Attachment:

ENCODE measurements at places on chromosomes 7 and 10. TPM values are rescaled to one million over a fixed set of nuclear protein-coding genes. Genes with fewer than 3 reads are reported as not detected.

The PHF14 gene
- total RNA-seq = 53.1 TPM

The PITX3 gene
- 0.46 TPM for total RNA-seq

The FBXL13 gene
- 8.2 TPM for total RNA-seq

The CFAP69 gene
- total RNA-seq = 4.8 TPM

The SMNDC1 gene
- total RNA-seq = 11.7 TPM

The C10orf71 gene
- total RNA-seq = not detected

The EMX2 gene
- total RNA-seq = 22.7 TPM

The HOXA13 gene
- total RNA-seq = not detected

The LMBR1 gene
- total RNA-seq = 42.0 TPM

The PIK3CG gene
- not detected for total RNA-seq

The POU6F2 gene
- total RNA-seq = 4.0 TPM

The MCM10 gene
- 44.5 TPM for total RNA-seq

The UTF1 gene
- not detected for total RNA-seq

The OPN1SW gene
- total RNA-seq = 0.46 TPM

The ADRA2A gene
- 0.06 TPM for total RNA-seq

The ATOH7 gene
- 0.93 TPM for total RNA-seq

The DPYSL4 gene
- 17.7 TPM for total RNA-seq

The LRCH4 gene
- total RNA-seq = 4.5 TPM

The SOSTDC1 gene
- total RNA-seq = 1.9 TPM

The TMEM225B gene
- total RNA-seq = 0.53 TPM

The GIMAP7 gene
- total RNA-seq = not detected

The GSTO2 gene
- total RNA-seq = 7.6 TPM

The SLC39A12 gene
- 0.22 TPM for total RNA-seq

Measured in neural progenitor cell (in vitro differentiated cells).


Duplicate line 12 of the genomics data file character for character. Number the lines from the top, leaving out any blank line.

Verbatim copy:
The C10orf71 gene